Friday, 13 March 2009

The Need for Jewish-Muslim Relations

Efforts at Jewish-Muslim Understanding Grow Despite Attempts to Demonize Islam
By Allan C. Brownfeld

DESPITE THE efforts of some Israelis and some in the American Jewish community to demonize the religion of Islam rather than focusing their attention on the minority of extremists within the Islamic community, efforts toward Muslim-Jewish understanding are growing.

Recalls Rabbi Bruce M. Lustig, senior rabbi at the Washington Hebrew Congregation, one of the largest Jewish congregations in North America with more than 3,000 families served: “Shortly after 9/11, I invited Bishop John Chane (Episcopal bishop of Greater Washington and the National Cathedral) and professor Akbar Ahmed (Ibn Khaldun scholar of Islamic studies at American University) to share with them the idea of starting an Abrahamic faith dialogue. My simple premise was based on what my mother told me as a child: Stay away from strangers. If these two men and their faiths were to remain strangers to me, I would only grow to fear them, not know them. Soon after, we held one of the first Abrahamic faith forums in America. We also forged a friendship that has been transformative. These men are my friends, my mentors, my sounding boards.”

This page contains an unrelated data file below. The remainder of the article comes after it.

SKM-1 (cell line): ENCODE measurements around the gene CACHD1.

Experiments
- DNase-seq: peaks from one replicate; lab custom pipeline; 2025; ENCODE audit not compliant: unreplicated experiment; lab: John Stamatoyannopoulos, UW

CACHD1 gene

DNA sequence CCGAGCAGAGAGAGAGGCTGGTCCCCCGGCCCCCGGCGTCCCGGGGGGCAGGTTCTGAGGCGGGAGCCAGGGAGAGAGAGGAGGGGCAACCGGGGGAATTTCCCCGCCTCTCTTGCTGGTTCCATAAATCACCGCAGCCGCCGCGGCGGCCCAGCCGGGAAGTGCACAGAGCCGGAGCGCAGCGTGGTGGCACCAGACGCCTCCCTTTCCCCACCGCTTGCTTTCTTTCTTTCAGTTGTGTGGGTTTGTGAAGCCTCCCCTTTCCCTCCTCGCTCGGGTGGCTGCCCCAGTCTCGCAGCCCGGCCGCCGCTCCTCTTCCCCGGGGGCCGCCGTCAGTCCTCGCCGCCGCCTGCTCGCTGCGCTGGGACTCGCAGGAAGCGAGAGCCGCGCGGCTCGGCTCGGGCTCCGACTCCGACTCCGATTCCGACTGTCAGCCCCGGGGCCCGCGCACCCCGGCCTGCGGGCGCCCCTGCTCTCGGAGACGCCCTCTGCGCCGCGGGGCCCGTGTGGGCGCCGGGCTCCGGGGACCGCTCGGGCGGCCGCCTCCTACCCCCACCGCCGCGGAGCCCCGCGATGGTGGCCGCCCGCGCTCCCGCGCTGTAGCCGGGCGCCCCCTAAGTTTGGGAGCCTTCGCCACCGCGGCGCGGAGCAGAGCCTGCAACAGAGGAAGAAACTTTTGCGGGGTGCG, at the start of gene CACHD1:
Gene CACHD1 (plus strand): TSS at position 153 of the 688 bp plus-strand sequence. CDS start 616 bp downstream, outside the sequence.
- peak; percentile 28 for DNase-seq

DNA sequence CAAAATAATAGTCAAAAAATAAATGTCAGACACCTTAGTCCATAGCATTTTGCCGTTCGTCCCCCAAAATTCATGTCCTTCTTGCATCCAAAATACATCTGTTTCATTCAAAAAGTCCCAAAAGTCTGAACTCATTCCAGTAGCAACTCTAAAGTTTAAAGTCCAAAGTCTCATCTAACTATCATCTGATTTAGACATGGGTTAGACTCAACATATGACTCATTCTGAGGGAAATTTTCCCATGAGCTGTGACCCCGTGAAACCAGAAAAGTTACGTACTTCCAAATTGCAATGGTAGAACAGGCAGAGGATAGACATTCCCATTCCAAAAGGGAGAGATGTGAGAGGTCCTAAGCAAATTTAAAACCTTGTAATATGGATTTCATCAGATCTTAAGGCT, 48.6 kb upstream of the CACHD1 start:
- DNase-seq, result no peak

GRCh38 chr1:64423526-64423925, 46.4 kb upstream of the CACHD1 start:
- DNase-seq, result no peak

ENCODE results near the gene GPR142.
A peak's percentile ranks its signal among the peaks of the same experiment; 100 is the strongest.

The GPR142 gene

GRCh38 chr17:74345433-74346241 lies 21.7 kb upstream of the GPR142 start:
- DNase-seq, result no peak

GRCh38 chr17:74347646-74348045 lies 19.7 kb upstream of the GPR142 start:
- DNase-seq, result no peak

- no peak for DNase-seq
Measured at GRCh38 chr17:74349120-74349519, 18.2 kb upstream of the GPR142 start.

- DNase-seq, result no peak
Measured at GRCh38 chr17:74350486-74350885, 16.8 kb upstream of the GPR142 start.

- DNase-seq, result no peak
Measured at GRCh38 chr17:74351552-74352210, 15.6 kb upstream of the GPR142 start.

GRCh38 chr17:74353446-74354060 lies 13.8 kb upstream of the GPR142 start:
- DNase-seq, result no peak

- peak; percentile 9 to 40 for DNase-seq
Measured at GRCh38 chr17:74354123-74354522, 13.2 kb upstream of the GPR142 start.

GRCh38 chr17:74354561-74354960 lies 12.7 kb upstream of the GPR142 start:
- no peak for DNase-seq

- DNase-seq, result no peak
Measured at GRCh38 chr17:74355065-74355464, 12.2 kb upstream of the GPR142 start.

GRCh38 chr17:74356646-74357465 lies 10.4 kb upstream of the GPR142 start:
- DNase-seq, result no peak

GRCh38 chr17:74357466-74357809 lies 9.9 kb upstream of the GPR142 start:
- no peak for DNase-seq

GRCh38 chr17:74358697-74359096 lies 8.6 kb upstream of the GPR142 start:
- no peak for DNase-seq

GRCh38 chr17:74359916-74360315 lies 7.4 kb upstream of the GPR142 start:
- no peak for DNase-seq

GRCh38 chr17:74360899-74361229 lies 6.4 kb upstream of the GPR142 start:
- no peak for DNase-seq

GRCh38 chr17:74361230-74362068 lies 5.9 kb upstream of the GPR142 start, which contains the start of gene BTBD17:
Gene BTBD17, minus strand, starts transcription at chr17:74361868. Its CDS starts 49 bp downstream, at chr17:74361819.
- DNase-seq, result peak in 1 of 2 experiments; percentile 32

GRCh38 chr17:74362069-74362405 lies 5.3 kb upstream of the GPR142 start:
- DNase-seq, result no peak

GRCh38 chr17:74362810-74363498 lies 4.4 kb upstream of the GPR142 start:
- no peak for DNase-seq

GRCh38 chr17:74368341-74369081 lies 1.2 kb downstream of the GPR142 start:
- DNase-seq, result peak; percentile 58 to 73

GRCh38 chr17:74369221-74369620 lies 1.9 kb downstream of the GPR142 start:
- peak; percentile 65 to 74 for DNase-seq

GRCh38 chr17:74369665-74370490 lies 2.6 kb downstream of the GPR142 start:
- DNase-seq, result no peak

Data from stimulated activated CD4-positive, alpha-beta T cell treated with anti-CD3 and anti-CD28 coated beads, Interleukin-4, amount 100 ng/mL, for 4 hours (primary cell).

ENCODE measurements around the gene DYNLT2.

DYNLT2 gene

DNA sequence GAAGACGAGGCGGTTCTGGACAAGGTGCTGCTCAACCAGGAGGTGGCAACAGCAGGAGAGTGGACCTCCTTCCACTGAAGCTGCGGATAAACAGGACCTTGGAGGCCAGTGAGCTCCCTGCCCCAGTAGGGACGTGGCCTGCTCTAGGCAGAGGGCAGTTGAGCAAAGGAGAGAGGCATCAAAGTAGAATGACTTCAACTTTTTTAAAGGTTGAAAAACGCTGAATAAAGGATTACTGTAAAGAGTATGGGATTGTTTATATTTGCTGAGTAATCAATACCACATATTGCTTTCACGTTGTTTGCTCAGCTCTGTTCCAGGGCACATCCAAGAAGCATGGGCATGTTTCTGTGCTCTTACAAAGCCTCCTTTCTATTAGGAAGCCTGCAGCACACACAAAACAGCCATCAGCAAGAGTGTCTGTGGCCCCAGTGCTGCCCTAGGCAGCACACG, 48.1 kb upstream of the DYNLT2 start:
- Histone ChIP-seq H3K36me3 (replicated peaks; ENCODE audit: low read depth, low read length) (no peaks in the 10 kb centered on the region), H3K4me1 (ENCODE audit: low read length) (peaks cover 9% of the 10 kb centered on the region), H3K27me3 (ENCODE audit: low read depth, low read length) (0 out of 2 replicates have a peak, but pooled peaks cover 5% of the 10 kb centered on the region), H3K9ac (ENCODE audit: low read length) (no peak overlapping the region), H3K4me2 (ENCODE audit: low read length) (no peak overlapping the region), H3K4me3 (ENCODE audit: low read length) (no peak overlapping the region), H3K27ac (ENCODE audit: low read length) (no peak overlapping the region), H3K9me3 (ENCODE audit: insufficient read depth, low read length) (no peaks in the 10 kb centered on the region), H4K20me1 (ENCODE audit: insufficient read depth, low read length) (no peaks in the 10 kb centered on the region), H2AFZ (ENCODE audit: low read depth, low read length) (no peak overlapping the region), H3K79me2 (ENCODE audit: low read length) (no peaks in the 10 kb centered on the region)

Although “we do not agree on every social or political question,” Rabbi Lustig notes, “we have deep respect for, and a deep honesty with, each other. Having others challenge my ideas and demand clarity of creed is a powerful and uplifting experience. They have helped me to become a stronger Jew and a better rabbi. To my children, the answer to what it means to be Christian or Muslim is not abstract; it is the love they know from John and Akbar, who join us at our table and who teach us by example.”

This past November, more than 50 mosques and synagogues across the country participated in the Foundation for Ethnic Understanding’s Weekend of Twinning.

With a stated premise that “we are all children of Abraham,” the weekend brought together synagogues and mosques to combat Islamophobia and anti-Semitism in their communities.

“What we realized is that we don’t know enough about each other,” said Rabbi Gregory Harris of Congregation Beth-El in Bethesda, Maryland. “We’re relatives in the Abrahamic sense, but we’re total strangers in every other sense of it.”

Beth-El paired with the Islamic Center of Maryland in Gaithersburg to hold “Judaism 101 and Islam 101” classes on the fundamentals of each religion.

The phrase Judeo-Christian should be replaced with “Abrahamic.”

According to Rabbi Marc Schneier, founder and president of the Foundation for Ethnic Understanding, who helped establish the weekend, the goal is to “create a paradigm of Jewish-Muslim support that we can export to other parts of the world...We must take advantage of these opportunities, especially within the Muslim world, where we are now beginning to see the emergence of a more moderate centrist voice that has a particular interest in reaching out to the Jewish religion.”